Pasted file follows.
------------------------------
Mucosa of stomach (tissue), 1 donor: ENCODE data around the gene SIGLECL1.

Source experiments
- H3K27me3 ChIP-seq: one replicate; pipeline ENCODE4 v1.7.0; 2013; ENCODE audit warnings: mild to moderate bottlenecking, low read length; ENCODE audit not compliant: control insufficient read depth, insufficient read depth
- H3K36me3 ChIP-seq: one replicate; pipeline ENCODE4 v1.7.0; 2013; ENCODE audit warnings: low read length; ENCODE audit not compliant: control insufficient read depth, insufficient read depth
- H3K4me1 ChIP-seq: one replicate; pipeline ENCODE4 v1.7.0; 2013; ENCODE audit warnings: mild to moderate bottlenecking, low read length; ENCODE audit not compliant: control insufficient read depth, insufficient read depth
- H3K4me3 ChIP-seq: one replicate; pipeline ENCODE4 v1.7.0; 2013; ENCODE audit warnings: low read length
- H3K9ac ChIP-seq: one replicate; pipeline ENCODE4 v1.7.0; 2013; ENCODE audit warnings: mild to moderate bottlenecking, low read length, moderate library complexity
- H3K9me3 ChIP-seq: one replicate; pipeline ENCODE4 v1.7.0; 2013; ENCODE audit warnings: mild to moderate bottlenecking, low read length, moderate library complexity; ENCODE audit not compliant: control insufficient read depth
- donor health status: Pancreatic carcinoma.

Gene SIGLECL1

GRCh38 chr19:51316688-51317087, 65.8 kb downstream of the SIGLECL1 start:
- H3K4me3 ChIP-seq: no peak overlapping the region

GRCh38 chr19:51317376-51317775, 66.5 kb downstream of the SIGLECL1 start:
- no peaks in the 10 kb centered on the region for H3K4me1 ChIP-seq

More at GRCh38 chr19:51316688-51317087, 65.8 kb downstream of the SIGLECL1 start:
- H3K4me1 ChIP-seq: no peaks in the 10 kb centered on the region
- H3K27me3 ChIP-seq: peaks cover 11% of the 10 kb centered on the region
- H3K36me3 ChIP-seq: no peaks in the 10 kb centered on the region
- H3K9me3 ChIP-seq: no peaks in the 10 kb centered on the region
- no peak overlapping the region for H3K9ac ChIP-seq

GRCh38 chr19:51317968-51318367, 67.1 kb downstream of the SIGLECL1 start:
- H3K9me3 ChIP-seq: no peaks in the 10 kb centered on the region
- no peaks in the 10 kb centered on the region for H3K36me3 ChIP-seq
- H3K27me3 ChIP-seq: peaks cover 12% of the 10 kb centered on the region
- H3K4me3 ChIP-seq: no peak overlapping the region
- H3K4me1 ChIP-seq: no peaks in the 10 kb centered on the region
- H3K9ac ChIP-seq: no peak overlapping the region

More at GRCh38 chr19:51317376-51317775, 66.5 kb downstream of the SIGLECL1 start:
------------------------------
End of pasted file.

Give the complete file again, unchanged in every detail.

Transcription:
Mucosa of stomach (tissue), 1 donor: ENCODE data around the gene SIGLECL1.

Source experiments
- H3K27me3 ChIP-seq: one replicate; pipeline ENCODE4 v1.7.0; 2013; ENCODE audit warnings: mild to moderate bottlenecking, low read length; ENCODE audit not compliant: control insufficient read depth, insufficient read depth
- H3K36me3 ChIP-seq: one replicate; pipeline ENCODE4 v1.7.0; 2013; ENCODE audit warnings: low read length; ENCODE audit not compliant: control insufficient read depth, insufficient read depth
- H3K4me1 ChIP-seq: one replicate; pipeline ENCODE4 v1.7.0; 2013; ENCODE audit warnings: mild to moderate bottlenecking, low read length; ENCODE audit not compliant: control insufficient read depth, insufficient read depth
- H3K4me3 ChIP-seq: one replicate; pipeline ENCODE4 v1.7.0; 2013; ENCODE audit warnings: low read length
- H3K9ac ChIP-seq: one replicate; pipeline ENCODE4 v1.7.0; 2013; ENCODE audit warnings: mild to moderate bottlenecking, low read length, moderate library complexity
- H3K9me3 ChIP-seq: one replicate; pipeline ENCODE4 v1.7.0; 2013; ENCODE audit warnings: mild to moderate bottlenecking, low read length, moderate library complexity; ENCODE audit not compliant: control insufficient read depth
- donor health status: Pancreatic carcinoma.

Gene SIGLECL1

GRCh38 chr19:51316688-51317087, 65.8 kb downstream of the SIGLECL1 start:
- H3K4me3 ChIP-seq: no peak overlapping the region

GRCh38 chr19:51317376-51317775, 66.5 kb downstream of the SIGLECL1 start:
- no peaks in the 10 kb centered on the region for H3K4me1 ChIP-seq

More at GRCh38 chr19:51316688-51317087, 65.8 kb downstream of the SIGLECL1 start:
- H3K4me1 ChIP-seq: no peaks in the 10 kb centered on the region
- H3K27me3 ChIP-seq: peaks cover 11% of the 10 kb centered on the region
- H3K36me3 ChIP-seq: no peaks in the 10 kb centered on the region
- H3K9me3 ChIP-seq: no peaks in the 10 kb centered on the region
- no peak overlapping the region for H3K9ac ChIP-seq

GRCh38 chr19:51317968-51318367, 67.1 kb downstream of the SIGLECL1 start:
- H3K9me3 ChIP-seq: no peaks in the 10 kb centered on the region
- no peaks in the 10 kb centered on the region for H3K36me3 ChIP-seq
- H3K27me3 ChIP-seq: peaks cover 12% of the 10 kb centered on the region
- H3K4me3 ChIP-seq: no peak overlapping the region
- H3K4me1 ChIP-seq: no peaks in the 10 kb centered on the region
- H3K9ac ChIP-seq: no peak overlapping the region

More at GRCh38 chr19:51317376-51317775, 66.5 kb downstream of the SIGLECL1 start: